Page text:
Raindrops keep fallin’ on my head

Published 7:00 am Saturday, June 24, 2017

By Fr. Jonathan J. Filkins

For the movie buff, “Butch Cassidy and the Sundance Kid,” is a milestone in cinema.

It has been often touted as a blockbuster of the late 1960’s and early 1970’s, and it is still popular with fans today. One of the distinctive scenes finds Katherine Ross and Paul Newman riding a peculiarly modern bicycle in a barnyard, as Robert Redford looks on.

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All of this activity is completed to the strains of Hal David and Burt Bacharach’s ubiquitous, “Rain drops keep fallin’ on my head.” It is a catchy refrain and, once heard, it is difficult not to have it circle endlessly in our heads. Yet, as it is juxtaposed, with the sunny, temporary relief from the pursuit of the law, it reminds the audience of the portent of forthcoming justice; as the movie concludes with the implied death of the criminals in a dusty Bolivian village.

In prose and poetry, rain is often connected with sadness and pain. Sunny skies are compared to the gloominess of gray and damp. Consider the dark and gloomy seas of Herman Melville’s Ishmael, in “Moby Dick,” or the inky gloom from the pen of Edgar Allen Poe. Each reflects a literal and spiritual storminess in the telling of their tales.

However, the necessity of rain is the stuff of life. It cleanses the air, feeds our crops and nourishes all the elements of the earth.

We, as human beings made by God, are mostly composed of water, and it is a so necessary part of each of us.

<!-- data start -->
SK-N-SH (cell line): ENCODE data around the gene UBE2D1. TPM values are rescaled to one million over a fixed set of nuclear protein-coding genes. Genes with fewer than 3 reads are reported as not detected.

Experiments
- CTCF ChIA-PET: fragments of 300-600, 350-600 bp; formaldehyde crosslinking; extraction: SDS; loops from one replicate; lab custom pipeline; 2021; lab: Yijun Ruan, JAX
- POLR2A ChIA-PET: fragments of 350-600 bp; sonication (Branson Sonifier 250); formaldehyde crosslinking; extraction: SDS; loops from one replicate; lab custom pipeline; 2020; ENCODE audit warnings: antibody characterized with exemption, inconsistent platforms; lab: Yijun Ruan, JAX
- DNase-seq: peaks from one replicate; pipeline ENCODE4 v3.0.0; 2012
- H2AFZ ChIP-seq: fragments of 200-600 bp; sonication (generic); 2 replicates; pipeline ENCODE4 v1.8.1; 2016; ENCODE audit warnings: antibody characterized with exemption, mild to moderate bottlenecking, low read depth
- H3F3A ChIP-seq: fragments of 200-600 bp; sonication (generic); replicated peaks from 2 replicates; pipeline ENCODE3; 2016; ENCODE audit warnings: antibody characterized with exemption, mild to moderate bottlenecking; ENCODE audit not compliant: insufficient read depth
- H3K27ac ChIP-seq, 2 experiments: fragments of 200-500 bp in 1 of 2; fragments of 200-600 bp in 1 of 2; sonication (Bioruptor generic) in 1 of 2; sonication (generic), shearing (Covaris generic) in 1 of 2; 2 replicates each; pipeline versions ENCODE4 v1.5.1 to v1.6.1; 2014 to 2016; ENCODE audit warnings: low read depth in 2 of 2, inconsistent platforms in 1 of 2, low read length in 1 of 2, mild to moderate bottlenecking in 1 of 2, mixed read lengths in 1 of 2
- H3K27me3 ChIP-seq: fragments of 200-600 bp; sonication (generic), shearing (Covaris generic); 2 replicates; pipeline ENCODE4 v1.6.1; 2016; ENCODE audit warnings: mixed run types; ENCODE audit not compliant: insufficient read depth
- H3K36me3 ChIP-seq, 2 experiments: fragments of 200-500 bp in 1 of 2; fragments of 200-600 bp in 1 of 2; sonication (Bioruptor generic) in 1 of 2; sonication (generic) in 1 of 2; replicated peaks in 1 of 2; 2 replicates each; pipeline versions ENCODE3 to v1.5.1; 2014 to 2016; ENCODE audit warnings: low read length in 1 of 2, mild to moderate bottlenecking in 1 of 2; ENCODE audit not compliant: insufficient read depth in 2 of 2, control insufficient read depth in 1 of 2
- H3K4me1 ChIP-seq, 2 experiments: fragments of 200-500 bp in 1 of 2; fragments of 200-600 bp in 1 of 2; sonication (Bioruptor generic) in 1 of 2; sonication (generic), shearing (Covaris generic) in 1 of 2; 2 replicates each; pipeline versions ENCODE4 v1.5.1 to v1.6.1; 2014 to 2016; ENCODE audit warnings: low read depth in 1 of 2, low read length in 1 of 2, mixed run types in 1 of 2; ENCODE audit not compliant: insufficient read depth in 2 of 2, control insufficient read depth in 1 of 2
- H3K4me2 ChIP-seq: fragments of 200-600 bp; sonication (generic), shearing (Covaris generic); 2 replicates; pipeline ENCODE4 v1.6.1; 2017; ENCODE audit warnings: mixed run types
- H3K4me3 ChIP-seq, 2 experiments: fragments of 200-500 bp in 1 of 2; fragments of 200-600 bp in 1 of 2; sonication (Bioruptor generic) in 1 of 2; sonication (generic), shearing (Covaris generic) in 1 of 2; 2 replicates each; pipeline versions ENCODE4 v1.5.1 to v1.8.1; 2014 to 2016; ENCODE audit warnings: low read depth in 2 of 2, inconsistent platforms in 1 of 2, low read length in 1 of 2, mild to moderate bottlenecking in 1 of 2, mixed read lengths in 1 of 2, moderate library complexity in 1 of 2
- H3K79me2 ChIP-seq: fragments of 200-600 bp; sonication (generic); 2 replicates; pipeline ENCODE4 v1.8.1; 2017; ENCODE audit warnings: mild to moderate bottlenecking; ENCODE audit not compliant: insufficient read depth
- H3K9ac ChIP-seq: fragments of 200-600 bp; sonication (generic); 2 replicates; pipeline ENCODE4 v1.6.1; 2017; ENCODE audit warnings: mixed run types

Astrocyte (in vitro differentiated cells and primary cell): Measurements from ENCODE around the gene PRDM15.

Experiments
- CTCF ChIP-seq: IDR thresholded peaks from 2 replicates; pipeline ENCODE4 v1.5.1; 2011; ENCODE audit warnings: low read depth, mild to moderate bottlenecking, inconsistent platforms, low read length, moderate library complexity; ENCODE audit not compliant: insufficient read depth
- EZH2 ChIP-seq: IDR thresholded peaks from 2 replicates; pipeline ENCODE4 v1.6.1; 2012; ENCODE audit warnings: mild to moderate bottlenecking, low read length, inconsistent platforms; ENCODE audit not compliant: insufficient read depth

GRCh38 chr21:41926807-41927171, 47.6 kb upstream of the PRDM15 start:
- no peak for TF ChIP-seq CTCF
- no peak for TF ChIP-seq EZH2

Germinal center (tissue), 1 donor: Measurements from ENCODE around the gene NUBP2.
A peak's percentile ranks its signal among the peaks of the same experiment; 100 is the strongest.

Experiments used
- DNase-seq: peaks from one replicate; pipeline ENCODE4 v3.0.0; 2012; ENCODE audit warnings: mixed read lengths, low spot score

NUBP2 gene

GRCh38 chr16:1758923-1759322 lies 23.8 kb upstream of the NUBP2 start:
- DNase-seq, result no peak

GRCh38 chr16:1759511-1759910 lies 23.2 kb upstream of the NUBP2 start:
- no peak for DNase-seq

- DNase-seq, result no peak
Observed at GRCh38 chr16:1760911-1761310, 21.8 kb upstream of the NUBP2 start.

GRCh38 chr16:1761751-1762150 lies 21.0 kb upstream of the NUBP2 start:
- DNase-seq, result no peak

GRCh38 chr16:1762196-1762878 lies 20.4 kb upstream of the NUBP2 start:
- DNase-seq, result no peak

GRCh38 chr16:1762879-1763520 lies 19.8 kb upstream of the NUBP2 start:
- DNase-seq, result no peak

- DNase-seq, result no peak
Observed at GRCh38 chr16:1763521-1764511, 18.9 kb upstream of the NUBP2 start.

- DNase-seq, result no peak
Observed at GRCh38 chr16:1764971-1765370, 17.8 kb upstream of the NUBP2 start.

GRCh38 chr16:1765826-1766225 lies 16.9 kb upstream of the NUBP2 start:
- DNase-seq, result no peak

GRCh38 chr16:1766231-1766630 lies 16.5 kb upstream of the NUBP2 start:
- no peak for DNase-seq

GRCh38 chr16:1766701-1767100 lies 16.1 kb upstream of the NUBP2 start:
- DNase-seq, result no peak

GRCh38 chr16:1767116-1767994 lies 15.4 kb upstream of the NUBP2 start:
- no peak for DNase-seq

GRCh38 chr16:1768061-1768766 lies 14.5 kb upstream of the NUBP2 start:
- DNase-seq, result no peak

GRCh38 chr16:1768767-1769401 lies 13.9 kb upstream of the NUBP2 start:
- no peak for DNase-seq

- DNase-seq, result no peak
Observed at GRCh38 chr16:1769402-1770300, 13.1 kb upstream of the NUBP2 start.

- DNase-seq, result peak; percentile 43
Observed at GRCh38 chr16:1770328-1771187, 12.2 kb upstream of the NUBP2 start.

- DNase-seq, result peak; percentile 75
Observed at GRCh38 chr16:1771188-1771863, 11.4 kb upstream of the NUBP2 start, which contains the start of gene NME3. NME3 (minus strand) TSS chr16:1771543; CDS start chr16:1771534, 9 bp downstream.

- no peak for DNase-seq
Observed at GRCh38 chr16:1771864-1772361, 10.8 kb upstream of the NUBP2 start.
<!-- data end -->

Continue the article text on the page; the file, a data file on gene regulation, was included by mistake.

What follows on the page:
Tales and travels in the deserts of the Southwest United States graphically illustrate what the consequences of the lack of precipitation will deliver for us.

Another popular song, by the Ink Spots of the 1940s, brings the point home. Entitled, “Into each life some rain must fall,” it speaks directly to the ups, and downs, which we encounter in life. The rain is, metaphorically, the darkness, the dampness, the creeping malaise of melancholy brought on by the cloudy days of life. Yet, it is not all darkness, but the acknowledgement of the portent of the potential, with which there is hope.

In any weather event, there is the innate knowledge that the duration is not infinite. We look forward to the upcoming sunny skies and pleasant winds. There is a ready anticipation to better days and calmer seas. While our activities and plans may have been delayed, we usually have adjusted to the current conditions, and acknowledge the condition as temporary.

It is here we rely on God’s good order and His plans for us. We do not know when it shall be stormy in our lives, nor do we know when the sun shall shine radiantly. From the Gospel of Saint Matthew, “And he arose, and rebuked the wind, and Jesus said unto the sea, ‘Peace, be still. And the wind ceased, and there was a great calm.’” Accepting the Savior, for ourselves, and acknowledging His sacrifice for us, we know that the Son shines radiantly, all of the time, and provides the calming harbor of mercy and hope.